Pirate Parties Help Victims of Megaupload Seizure
Love him or hate him, Kim Dotcom has been in the headlines ever since New Zealand police raided his mansion at the behest of the FBI on 20 January 2012. The FBI also seized the servers belonging to his company Megaupload and all the files held on them. A very controversial action which was described by one of his lawyers as “whatever happened to the presumption of innocence, and why is it being denied in this case”. Since then Kim Dotcom has been fighting back; embarrassing both the New Zealand and US governments and, despite being on bail, launching a new file sharing site Mega – this time encrypted.
But it was not only Dotcom and his business associates who were affected by the seizure. Millions of users who had innocently stored files which did not infringe copyright or other forms of intellectual property on the Megaupload servers lost all access to their data. Now, over a year later, they have had no opportunity to get it back nor have seen any chance of compensation. It is somewhat akin to watching the police seize a bank which had customers that were allegedly engaged in money laundering (and which major bank hasn’t?) and telling all the other customers they had, lost all access to their deposits —forever. And then, to make matters worse, insinuating that because they were using that bank they were probably laundering money as well.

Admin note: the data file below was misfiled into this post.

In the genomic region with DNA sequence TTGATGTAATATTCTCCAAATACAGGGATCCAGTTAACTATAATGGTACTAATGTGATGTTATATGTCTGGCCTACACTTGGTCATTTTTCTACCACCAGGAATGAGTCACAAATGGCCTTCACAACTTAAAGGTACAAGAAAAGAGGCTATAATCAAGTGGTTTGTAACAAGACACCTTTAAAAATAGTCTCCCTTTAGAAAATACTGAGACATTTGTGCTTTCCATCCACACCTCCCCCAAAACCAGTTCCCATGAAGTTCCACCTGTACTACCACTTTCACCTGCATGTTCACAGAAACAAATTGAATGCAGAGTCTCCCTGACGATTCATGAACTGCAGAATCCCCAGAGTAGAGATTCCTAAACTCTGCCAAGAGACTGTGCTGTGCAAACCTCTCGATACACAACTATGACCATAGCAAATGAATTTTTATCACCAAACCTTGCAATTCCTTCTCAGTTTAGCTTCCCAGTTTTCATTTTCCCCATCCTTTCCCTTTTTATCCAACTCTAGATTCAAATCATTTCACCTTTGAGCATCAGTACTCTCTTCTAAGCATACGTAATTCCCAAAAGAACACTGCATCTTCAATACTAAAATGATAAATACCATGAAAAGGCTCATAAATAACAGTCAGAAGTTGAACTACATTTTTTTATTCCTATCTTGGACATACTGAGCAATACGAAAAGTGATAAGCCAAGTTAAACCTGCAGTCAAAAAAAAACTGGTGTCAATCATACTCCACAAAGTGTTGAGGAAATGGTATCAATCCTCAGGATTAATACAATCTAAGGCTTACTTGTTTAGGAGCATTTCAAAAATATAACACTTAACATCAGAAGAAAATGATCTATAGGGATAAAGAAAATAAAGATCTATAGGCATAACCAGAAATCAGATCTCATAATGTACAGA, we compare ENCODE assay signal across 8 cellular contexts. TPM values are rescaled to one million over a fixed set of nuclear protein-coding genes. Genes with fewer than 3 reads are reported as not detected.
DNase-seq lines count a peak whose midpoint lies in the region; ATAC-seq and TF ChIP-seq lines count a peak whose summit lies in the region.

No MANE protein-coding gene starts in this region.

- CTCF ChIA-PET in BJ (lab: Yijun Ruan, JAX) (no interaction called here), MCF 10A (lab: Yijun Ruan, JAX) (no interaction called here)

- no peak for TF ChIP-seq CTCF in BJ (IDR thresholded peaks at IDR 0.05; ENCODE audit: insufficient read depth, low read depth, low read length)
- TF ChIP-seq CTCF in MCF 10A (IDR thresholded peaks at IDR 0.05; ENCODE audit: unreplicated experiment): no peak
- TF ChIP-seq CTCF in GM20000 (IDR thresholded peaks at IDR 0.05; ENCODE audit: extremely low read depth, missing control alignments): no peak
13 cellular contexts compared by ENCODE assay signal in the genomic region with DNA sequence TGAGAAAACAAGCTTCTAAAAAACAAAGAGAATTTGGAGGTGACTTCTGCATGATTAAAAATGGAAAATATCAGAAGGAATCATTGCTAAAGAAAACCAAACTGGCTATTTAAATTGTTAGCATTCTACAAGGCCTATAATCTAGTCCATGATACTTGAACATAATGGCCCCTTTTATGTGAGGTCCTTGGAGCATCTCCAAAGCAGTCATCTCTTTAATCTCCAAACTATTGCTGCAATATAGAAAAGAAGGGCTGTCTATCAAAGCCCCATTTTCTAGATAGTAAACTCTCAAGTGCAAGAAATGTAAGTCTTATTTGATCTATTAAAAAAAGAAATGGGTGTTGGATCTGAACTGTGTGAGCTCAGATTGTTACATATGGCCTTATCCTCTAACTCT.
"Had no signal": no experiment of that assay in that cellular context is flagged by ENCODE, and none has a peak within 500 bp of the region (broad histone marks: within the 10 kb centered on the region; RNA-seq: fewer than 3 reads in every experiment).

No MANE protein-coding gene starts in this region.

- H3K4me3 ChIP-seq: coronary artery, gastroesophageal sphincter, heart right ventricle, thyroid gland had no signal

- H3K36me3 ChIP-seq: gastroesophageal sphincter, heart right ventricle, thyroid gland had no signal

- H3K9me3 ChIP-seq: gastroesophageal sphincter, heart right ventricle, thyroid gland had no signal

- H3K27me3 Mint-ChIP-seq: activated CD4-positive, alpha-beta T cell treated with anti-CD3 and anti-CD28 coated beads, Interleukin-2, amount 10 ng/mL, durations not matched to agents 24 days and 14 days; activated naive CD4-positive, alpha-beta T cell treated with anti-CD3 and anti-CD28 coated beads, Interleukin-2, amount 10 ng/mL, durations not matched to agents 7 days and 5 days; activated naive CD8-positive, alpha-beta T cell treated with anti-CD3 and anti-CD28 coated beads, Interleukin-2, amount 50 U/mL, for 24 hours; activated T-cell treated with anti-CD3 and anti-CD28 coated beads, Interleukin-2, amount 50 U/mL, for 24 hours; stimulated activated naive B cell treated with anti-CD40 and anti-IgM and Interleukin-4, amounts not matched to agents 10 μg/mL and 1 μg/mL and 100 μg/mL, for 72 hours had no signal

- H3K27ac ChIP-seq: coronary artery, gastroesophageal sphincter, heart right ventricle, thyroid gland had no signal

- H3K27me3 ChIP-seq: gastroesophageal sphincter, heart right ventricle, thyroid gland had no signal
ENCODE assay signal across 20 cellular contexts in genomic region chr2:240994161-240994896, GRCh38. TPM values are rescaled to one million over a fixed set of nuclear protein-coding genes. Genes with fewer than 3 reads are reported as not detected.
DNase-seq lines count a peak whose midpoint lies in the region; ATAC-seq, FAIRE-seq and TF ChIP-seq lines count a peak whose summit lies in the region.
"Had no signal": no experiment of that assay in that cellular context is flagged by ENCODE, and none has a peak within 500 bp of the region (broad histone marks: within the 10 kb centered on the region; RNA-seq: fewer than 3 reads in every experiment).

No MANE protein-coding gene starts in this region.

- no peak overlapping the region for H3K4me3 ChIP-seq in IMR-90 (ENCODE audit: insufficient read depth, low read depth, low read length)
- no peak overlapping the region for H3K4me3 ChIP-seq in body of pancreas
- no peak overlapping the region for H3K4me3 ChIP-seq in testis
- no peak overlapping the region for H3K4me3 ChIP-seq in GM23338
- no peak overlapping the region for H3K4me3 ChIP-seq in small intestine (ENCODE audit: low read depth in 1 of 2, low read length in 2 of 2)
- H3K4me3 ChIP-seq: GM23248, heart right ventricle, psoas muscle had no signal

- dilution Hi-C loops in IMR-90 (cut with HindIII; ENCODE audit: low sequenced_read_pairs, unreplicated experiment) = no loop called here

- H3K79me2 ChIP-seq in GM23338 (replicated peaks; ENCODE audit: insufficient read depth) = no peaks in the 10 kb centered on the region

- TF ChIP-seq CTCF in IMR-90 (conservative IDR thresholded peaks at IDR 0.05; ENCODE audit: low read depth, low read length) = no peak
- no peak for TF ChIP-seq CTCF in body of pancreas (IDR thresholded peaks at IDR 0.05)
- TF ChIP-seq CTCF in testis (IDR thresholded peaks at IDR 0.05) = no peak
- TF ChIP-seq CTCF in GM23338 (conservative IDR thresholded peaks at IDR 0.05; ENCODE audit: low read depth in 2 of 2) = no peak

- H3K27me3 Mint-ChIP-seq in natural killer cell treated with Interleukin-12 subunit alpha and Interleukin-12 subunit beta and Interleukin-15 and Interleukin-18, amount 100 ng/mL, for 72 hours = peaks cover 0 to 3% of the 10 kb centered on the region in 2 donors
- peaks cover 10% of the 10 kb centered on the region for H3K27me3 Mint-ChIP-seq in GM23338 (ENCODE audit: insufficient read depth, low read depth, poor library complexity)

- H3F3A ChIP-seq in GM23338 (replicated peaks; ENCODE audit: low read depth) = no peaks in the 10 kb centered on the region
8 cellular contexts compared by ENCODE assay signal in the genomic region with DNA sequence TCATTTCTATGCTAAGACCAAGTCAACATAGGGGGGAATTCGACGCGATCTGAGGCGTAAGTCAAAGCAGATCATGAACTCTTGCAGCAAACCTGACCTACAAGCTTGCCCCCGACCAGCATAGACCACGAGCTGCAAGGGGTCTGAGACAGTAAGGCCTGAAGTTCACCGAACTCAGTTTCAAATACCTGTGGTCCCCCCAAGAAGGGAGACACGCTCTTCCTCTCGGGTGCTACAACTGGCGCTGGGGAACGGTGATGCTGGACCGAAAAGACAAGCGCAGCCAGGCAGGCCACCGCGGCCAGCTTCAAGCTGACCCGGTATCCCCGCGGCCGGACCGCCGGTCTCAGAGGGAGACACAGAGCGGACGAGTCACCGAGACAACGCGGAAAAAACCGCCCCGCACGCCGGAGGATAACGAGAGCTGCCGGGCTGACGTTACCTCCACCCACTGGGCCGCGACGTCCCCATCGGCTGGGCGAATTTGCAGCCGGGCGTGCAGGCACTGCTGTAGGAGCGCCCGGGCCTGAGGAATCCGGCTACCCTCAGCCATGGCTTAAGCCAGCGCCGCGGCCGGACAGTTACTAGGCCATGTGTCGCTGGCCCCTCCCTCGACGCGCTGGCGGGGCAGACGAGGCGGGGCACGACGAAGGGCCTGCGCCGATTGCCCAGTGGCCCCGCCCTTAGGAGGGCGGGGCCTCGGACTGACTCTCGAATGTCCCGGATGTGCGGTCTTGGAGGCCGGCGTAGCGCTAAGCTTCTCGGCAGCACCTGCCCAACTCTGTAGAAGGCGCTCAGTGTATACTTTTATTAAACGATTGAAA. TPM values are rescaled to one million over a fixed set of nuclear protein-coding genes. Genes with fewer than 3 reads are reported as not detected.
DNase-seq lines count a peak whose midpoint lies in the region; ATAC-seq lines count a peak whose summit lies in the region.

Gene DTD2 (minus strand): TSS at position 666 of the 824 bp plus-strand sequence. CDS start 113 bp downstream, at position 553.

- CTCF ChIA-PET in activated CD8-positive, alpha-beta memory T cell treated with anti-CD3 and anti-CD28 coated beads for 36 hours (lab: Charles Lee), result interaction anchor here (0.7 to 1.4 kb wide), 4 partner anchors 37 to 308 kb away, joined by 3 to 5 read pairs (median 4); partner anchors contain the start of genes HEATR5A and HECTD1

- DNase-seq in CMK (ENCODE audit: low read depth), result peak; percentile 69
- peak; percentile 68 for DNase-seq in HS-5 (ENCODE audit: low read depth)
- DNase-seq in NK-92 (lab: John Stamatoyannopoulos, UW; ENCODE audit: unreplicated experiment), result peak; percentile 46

Pirates are not the sort of people that stand off to the side. The Pirate Party of Catalonia has taken matters in hand, with the support from several national Pirate Parties and Pirate Parties International, they have started registering customers of Megaupload who have suffered a loss at the hands of the authorities. The aim is to start class action lawsuits against the US in as many countries as possible. It may not lead to data restoration or compensation being paid but at least the resulting publicity might make them think twice about doing it again.
If you or someone you know has been affected by the closure of Megaupload then the Pirata.CAT registration site might well be of interest.
Featured image: by home of chaos CC BY
Correction: the date of the raid was given as 20 January 2013 it has now been corrected to 20 January 2012 – thanks to David Metcalf for bringing the mistake to my attention. (AR)